In accordance with yet another aspect of the invention, a non-volatile storage medium is constructed and arranged to be removably loaded into a non-volatile storage medium interface of a processor-based device. The storage medium has stored thereon a first sequence of instructions for generation of an operating system environment by a processor, second sequence of instructions for generation of an application process by a processor, a first executable routine for causing the processor to initiate execution of the operating system environment in the device, and a second executable routine for causing the processor to configure the device for executing the application process from the non-volatile storage medium.
Hence, in accordance with the invention, having the operating system environment as well as the application process “locked” on the storage medium or CDROM prevents any chance of changes being made to the environment in which the application functions.
Additional advantages and novel features of the invention will be set forth in part in the description which follows and in part will become apparent to those skilled in the art upon examination of the following or may be learned by practice of the invention. The advantages of the present invention may be realized and attained by means of instrumentalities and combinations particularly pointed out in the appended claims.
Reference is made to the attached drawings, wherein elements having the same reference numeral designations represent like elements throughout and wherein:
FIG. 1 is a schematic illustration of an application appliance having a bootable CDROM drive for receiving a CDROM in accordance with the principles of the present invention.
FIG. 2 is a flow diagram showing automatic configuration of the application appliance of FIG. 1 using CDROM.
FIG. 3 is a flow diagram showing manual configuration of the application appliance of FIG. 1 using the CDROM.
With reference to FIG. 1, an application appliance 10 is shown having a bootable non-volatile storage medium interface 12 for receiving a removable non-volatile storage medium 14, in accordance with the principles of the present invention. In the illustrated embodiment, the storage medium interface 12 is a CDROM drive and the storage medium 14 is a CDROM. The application appliance 10 is considered an “appliance” since it has only the minimum hardware (e.g. memory, processor, device controllers, etc.) to run an application and is thus considered a “throw-away” item. The application appliance 10 includes a hard drive 16, a processor 18, a network controller 20, a SCSI controller 22, and memory 24. The application appliance 10 is preferably of INTEL architecture.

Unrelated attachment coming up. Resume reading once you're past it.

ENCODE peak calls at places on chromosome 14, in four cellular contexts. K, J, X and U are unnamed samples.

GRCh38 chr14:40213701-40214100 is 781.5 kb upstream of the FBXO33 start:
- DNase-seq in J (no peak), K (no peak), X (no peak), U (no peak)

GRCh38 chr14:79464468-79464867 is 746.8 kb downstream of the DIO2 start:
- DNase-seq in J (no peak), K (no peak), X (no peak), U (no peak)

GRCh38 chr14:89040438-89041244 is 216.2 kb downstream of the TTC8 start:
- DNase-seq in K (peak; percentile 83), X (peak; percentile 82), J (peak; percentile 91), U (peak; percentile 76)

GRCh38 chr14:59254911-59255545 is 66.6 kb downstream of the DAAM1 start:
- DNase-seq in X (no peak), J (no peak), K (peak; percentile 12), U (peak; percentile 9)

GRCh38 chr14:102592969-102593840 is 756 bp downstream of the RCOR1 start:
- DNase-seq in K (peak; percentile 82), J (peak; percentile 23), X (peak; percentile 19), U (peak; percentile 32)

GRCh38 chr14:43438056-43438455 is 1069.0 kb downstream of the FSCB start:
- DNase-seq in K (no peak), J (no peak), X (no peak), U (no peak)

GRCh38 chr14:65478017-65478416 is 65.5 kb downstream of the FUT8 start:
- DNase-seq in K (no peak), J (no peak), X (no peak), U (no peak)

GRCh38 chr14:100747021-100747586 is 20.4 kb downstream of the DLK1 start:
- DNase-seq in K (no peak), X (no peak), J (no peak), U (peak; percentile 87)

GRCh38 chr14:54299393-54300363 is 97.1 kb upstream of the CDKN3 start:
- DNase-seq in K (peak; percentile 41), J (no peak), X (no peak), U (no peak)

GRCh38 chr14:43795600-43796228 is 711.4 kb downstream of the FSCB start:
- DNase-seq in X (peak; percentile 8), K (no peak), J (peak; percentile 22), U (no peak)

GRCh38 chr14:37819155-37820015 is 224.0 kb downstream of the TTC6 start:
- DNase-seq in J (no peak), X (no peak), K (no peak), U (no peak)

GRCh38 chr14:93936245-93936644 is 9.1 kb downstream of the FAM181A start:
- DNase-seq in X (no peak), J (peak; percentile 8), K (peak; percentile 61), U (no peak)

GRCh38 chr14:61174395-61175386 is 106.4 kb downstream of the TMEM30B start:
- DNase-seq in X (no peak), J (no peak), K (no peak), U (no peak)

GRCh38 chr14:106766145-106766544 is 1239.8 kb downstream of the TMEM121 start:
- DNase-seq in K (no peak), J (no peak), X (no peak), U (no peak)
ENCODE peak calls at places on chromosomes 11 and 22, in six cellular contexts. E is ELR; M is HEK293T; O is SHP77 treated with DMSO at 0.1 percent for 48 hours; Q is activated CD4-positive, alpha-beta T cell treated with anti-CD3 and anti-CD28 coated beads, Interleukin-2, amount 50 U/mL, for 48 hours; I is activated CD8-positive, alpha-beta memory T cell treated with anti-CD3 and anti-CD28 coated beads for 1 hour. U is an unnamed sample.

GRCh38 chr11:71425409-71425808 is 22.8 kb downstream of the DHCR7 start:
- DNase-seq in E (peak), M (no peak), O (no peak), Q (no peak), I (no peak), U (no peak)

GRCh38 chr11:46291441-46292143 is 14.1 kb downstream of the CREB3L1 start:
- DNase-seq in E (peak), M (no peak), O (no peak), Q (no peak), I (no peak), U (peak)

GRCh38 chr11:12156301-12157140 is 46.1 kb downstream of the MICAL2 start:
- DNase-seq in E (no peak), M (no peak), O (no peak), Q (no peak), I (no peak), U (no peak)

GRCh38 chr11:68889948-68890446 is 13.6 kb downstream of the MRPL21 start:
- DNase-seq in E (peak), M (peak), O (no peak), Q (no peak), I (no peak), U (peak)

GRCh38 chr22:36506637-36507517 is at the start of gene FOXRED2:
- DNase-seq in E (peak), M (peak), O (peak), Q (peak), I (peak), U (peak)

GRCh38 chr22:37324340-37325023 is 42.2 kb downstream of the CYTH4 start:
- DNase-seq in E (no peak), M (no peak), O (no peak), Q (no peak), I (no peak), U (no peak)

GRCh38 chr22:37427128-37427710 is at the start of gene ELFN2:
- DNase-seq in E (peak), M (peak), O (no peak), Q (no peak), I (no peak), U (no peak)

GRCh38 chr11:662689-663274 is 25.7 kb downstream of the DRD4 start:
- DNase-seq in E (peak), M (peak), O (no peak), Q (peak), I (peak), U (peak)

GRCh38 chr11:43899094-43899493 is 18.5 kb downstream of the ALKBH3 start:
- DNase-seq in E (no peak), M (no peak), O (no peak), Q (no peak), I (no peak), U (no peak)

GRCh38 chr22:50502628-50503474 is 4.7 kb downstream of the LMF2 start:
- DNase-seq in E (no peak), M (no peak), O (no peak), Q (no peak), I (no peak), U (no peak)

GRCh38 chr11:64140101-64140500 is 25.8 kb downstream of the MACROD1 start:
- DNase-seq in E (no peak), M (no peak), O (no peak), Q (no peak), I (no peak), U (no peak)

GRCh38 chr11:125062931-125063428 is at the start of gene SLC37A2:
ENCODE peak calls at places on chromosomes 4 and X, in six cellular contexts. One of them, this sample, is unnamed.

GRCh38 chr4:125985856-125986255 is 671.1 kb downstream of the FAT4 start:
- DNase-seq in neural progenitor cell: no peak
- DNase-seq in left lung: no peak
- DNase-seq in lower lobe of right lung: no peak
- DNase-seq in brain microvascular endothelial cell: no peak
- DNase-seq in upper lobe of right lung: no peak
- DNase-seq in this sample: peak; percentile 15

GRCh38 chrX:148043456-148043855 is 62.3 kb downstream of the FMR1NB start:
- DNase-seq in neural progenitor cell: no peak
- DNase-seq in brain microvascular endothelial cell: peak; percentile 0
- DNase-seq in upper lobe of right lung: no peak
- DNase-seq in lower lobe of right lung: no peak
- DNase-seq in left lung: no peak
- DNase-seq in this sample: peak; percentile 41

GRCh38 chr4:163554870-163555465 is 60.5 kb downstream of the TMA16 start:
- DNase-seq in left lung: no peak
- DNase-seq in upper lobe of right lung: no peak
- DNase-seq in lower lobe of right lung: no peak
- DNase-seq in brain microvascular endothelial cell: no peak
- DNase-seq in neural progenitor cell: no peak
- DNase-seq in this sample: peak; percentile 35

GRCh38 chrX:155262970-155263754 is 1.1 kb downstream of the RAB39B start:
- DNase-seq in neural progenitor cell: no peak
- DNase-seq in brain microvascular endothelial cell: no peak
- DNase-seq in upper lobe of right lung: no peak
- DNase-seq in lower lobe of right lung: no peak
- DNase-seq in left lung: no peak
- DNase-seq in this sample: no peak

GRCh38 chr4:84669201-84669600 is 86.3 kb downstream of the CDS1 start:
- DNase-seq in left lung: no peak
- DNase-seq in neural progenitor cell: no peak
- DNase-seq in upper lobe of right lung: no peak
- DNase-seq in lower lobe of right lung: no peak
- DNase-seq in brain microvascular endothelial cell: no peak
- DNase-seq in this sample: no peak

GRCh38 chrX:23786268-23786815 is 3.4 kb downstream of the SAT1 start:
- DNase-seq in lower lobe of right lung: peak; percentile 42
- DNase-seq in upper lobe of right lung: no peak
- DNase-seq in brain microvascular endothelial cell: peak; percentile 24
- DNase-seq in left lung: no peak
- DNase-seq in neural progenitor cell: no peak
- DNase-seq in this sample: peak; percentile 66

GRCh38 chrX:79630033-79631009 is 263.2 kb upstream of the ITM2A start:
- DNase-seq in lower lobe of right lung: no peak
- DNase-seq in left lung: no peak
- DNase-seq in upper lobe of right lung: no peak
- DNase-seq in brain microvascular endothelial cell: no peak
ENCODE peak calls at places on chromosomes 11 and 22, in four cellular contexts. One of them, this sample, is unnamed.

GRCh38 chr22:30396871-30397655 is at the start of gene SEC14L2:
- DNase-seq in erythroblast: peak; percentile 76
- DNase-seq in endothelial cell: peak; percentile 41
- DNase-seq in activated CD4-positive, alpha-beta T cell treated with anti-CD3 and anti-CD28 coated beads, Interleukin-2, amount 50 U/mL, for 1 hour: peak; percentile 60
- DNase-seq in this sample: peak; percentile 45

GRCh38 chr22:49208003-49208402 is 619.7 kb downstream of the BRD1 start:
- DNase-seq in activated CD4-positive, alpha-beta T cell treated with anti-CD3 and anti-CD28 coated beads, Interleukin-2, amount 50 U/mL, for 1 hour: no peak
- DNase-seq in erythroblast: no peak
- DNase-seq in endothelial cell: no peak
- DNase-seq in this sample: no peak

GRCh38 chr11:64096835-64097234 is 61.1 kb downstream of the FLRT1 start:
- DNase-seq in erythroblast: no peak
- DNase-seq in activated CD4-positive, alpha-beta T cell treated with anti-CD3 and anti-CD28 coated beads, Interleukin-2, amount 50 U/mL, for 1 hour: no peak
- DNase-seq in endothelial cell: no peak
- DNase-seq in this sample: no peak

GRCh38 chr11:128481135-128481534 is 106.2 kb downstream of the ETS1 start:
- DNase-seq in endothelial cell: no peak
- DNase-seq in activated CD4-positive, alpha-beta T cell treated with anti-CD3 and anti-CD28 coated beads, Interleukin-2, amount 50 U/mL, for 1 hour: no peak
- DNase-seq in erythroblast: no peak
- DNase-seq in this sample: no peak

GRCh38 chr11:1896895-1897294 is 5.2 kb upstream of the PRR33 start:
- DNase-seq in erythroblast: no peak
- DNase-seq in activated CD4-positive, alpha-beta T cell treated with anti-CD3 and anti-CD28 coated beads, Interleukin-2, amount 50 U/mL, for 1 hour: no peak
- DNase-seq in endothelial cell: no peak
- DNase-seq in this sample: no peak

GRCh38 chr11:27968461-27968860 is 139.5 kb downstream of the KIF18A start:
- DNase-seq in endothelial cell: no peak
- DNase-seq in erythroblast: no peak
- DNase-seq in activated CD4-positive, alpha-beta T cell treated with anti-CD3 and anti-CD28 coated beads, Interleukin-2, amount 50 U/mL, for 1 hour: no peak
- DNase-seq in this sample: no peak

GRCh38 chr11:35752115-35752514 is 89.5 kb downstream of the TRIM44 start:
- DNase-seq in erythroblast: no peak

The CDROM 14 includes an operating system environment 26 and a first executable routine 28, each embodied as a stored sequence of instructions executable by the processor 18, for initiating execution of the operating system in a processor-based device such as the application appliance 10. The CDROM also includes an application process 30 and a second executable routine 32, each also embodied as a stored sequence of instructions executable by the processor, for configuring the device for executing the application from the CDROM 14. Drivers 33 are also included on the CDROM 14.
In accordance with the invention, and with reference to FIGS. 1-2, the bootable CDROM 14 is inserted into the CDROM drive 12 in step 100. The application appliance 10 is then powered on in step 110. In step 112, the application appliance 10 boots from the CDROM 14 into a functioning operating system (preferably a UNIX based) kernel, and proceeds with the initial system check (often referred to as init level 1 or S) in step 114. Thus, an operating system environment is initiated based on loading a first sequence of instructions from the CDROM 14 into the memory 24. Once the system check is competed, the local hard drive 16 is accessed in step 116 to determine in step 118 if the application appliance 10 has a signature indicating that the application appliance 10 had been configured previously. If a signature is found, then a normal system start is initiated. The normal system start includes:
utilizing startup scripts (rc.d) and performing a system scan to provide the necessary information as to what modules (drivers) to load in step 120,
starting the daemons for the system services in step 122, and
starting the application components in step 124 by loading a second sequence of instructions from the non-volatile storage medium into the memory 24.
If a signature is not present, an initial configuration is performed. This configuration can be done automatically or manually. Automated setup procedures are read from a “flat” text file, or from information stored on an IP based server. The automated set-up is shown in FIG. 2 and includes:
Performing a system scan to determine which modules (type) should be loaded (e.g., SCSI and Network) in step 126.